in Your Legal
Writing high quality legal briefs is a crucial part of any litigator’s trade. Whether you have support staff doing your research and typing, or are a solo attorney doing everything yourself, you need to know how to make your legal brief work for your client. In this third of a 4-part blog series, we’ll discuss the importance of a clear, targeted argument.
The Argument is the heart of any legal brief. But if it is not handled carefully, it can either bury your judge with unnecessary details, or leave her without the legal basis to say yes to your request. The key is finding the balance.
Set the Stage with the Standard of Review
The first section in any brief should lay out the standard of review. Writing this first reminds lawyers that every request of the court must be based on a law and requested according to a court rule. For judges, the standard of review helps frame the legal argument. It also helps them set the bar at the appropriate height (preponderance of the evidence or clear and convincing evidence) and keep burdens of proof in mind.
How robust your Standard of Review should be depends on the legal argument you are making. If you are laying out the initial motion, your standard of review may be quite short and to the point. You don’t need to belabor the obvious. Set the stage and move on.
If you are responding to a motion and your primary argument is that the moving party has not met their burden of proof, then by all means beef it up. Give yourself the legal basis to challenge their allegations and show how their reasoning falls short.
Use Subheadings to Guide Your Argument
Legal brief can be a little like blogs, sometimes. In both cases, you write the content hoping your reader will take in and digest every word. But you are also aware that busy people — or judges — sometimes skim, looking for a section that addresses a particular need or question.
Just like in blogging, you can use headings in your legal brief as signposts, drawing your reader’s attention to the issues of the brief. Summarize each legal point as a heading. For example, a personal injury lawyer may create a heading:
“A question of fact exists regarding who caused the accident, preventing summary disposition under MCR 2.116(C)(10).”
This tells your judge what your core argument is, makes it easy for her to scan for the particular argument she is looking for, and provides a good summary that you can use later when you go back and write your introduction.
Give Your Judge the Law
Most lawyers know that law is like a game. There are rules that must be followed. The closer your circumstances fit within the rules, the more likely the judge is to rule in your favor. But unlike baseball or soccer, law has so many rules that no judge can be expected to remember them all or know precisely how they all fit together. That’s where your legal brief comes in.
Surprisingly, in some practice areas there are lawyers who believe their briefs don’t need to actually state the law. In my work as a family lawyer, I once received a trial brief that had no law in it at all. We were anticipating a complicated trial with issues of fault, property division, custody and parenting time issues, but the opposing attorney apparently felt that the legal aspects were so straightforward they didn’t need to cite the law.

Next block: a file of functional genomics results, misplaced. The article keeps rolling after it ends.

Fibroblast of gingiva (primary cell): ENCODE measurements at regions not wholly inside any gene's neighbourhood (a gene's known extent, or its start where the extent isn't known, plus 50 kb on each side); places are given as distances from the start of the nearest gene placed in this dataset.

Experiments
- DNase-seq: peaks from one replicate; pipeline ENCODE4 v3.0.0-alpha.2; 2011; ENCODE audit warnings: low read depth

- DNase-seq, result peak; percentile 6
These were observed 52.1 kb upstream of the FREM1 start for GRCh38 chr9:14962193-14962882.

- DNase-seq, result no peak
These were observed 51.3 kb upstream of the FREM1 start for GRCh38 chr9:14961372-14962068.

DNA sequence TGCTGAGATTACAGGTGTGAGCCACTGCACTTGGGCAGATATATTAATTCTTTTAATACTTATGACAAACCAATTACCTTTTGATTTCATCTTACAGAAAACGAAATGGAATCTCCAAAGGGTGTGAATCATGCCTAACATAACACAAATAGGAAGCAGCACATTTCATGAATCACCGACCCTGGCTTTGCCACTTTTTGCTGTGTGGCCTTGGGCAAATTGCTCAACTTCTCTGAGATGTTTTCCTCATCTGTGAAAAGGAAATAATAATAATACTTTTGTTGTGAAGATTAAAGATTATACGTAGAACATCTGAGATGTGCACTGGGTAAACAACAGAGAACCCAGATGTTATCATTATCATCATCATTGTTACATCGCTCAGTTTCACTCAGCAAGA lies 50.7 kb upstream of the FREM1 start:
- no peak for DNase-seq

Even if the broad strokes of the law are obvious to the attorneys and judge involved (i.e. Michigan custody is determined by the 12 Best Interest Factors), your specific facts may make certain parts of the law more or less relevant. You may need to delve into interpretation of the law to make your point. If so, you will need to lay out the law so your judge doesn’t have to strain to remember its wording. If you don’t, you’re leaving that work to your judge and her staff attorney (if she has one), and that may not work out in your favor.
Make and Support Your Argument with Citations
The Argument is what many lawyers live for. They are zealous advocates on their clients’ behalf. They want to pound the table and make it clear they are in the right. But those theatrics are better saved for the courtroom and oral arguments. If your legal brief is nothing but bare argument, you will make it easier for the judge to say no.
Instead, support your argument with case law and citations. Take the time to dig up a case or two that went your way. Yes, it can take some time. But it will also show the judge she is not blazing a new trail and that there is less of a chance she will be overturned on appeal.
Reference back to your statement of facts and exhibits, using those pinpoint citations we all hated to learn in law school. Explain to your judge why each fact is important, and how it fits into the scope of your argument. Lead your judge through a reasoned explanation of why she should find in your favor. Don’t just pound the table, set it. By providing case law and exhibits to support your argument you give the judge the support she needs to say yes to your motion.
Writing the argument section of your legal brief shouldn’t be about grandstanding. Instead, it should be a calm, rational guide through the law and the legal issues as they relate to your case. By taking the time and doing the research to build in statutes and case law, you strengthen your brief and make it more likely you’ll bring home a win.
Lisa Schmidt is a writer for Legal Linguist in Ferndale, Michigan. She writes briefs and memoranda for local law firms. If you need help meeting your briefing deadlines, contact Legal Linguist today to schedule a meeting.